Rhubarb grows in two crops. The first, which arrives early in the year (normally late January), is forced, grown under pots, particularly in what’s known as the ‘rhubarb triangle’ around Leeds, Wakefield and Bradford. Its stalks are watermelon pink, with pale lime green leaves, and it is the more tender and delicately flavoured of the two.
The second, called ‘main crop’ rhubarb, is grown outdoors, and arrives in spring. Its stalks are a deeper red, tinged with green, and its leaves a brighter green. It has a more intense flavour and a more robust texture than forced.
The rhubarb that many people grow in their gardens today originated over 5,000 years ago in China. It was carried along the Silk Road by traders and the expense of transporting it meant that it was several times the price of other valuable herbs and spices, such as opium and saffron.
Eating the stalks as we do now is only a recent innovation that started around the 1700s. As people began to afford sugar, this allowed them to offset the sharpness of the stem. The leaves of the plant are toxic and contain a number of substances including oxalic acid, although you would have to eat at least five kilos of the extremely sour leaves to reach the levels of a lethal dose. In the UK, the first rhubarb of the year is harvested by candlelight in dark sheds dotted around the noted Rhubarb Triangle of Wakefield, Leeds and Bradford. The practice of forcing was discovered by accident in Chelsea Physic Gardens, after some roots were accidentally covered with soil in winter. When the soil was removed some weeks later the tender shoots were found to have a superior flavour and quality to anything seen before.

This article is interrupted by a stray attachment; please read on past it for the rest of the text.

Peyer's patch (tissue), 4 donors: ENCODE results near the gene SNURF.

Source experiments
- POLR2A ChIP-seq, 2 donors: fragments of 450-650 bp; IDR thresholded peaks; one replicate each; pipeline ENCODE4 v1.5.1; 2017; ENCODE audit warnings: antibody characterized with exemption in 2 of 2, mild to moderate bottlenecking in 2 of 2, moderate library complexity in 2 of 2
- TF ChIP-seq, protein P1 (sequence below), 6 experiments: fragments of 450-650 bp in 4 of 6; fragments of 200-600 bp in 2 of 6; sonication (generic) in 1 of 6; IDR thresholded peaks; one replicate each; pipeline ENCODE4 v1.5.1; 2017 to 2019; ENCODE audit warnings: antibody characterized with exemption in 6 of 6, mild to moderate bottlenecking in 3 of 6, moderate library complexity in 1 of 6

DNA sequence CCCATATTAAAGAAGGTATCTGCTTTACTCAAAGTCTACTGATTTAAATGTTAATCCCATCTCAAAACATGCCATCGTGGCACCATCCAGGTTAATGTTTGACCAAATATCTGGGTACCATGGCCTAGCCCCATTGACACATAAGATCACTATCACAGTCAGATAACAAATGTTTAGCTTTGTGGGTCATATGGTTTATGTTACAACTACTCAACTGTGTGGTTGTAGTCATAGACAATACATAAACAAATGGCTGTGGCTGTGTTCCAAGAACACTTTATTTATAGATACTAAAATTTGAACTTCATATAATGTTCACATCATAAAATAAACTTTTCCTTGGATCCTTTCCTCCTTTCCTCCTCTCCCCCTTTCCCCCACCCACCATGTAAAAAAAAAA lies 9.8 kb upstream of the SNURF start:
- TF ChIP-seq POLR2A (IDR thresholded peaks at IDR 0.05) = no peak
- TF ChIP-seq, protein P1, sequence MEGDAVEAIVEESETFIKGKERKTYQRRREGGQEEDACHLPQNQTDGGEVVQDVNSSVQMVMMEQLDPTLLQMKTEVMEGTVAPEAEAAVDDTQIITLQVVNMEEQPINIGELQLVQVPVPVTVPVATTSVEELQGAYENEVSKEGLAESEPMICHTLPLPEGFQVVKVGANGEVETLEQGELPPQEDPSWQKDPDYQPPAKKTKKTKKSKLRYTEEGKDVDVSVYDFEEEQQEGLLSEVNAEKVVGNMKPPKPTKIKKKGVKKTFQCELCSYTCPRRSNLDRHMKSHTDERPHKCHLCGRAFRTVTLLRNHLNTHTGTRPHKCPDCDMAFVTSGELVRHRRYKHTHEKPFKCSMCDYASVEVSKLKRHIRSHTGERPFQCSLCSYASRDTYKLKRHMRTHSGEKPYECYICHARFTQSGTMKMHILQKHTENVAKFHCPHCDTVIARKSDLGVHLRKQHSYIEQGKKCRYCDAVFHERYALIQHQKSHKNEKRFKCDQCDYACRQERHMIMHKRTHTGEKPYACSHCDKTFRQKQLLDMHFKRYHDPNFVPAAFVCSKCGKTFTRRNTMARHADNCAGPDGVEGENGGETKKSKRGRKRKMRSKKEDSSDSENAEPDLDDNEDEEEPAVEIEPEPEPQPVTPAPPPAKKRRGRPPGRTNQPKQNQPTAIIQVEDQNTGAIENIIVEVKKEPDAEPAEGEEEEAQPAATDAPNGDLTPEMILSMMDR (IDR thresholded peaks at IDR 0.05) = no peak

The first UK grown rhubarb was harvested in 1877 and was originally sent to local markets, but it wasn’t long before special trains laden with tons of rhubarb were leaving Wakefield for the Old Covent Garden Market in London.
Although this heyday may be long past rhubarb growing is still flourishing and the introduction of an annual Rhubarb Festival in February recognises its heritage in the area around Wakefield.
Why not try our latest rhubarb recipe, Rhubarb and Custard Brulee?